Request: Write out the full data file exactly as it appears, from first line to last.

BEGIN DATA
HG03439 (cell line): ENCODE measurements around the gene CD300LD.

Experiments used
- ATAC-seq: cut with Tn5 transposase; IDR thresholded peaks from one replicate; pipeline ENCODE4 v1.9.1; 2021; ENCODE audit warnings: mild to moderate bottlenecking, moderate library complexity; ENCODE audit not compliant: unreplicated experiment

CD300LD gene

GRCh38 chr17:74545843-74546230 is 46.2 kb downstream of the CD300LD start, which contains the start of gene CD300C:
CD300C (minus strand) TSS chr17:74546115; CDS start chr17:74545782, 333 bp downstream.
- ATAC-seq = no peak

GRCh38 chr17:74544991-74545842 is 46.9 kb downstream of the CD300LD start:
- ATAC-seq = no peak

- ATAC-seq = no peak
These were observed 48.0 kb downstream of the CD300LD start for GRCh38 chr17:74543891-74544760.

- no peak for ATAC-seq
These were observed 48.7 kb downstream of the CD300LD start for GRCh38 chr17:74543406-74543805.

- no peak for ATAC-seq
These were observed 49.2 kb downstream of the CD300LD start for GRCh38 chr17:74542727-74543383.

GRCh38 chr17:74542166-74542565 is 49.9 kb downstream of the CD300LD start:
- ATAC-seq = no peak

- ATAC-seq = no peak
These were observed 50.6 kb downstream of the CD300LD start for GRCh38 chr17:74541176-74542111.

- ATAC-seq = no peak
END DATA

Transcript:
HG03439 (cell line): ENCODE measurements around the gene CD300LD.

Experiments used
- ATAC-seq: cut with Tn5 transposase; IDR thresholded peaks from one replicate; pipeline ENCODE4 v1.9.1; 2021; ENCODE audit warnings: mild to moderate bottlenecking, moderate library complexity; ENCODE audit not compliant: unreplicated experiment

CD300LD gene

GRCh38 chr17:74545843-74546230 is 46.2 kb downstream of the CD300LD start, which contains the start of gene CD300C:
CD300C (minus strand) TSS chr17:74546115; CDS start chr17:74545782, 333 bp downstream.
- ATAC-seq = no peak

GRCh38 chr17:74544991-74545842 is 46.9 kb downstream of the CD300LD start:
- ATAC-seq = no peak

- ATAC-seq = no peak
These were observed 48.0 kb downstream of the CD300LD start for GRCh38 chr17:74543891-74544760.

- no peak for ATAC-seq
These were observed 48.7 kb downstream of the CD300LD start for GRCh38 chr17:74543406-74543805.

- no peak for ATAC-seq
These were observed 49.2 kb downstream of the CD300LD start for GRCh38 chr17:74542727-74543383.

GRCh38 chr17:74542166-74542565 is 49.9 kb downstream of the CD300LD start:
- ATAC-seq = no peak

- ATAC-seq = no peak
These were observed 50.6 kb downstream of the CD300LD start for GRCh38 chr17:74541176-74542111.

- ATAC-seq = no peak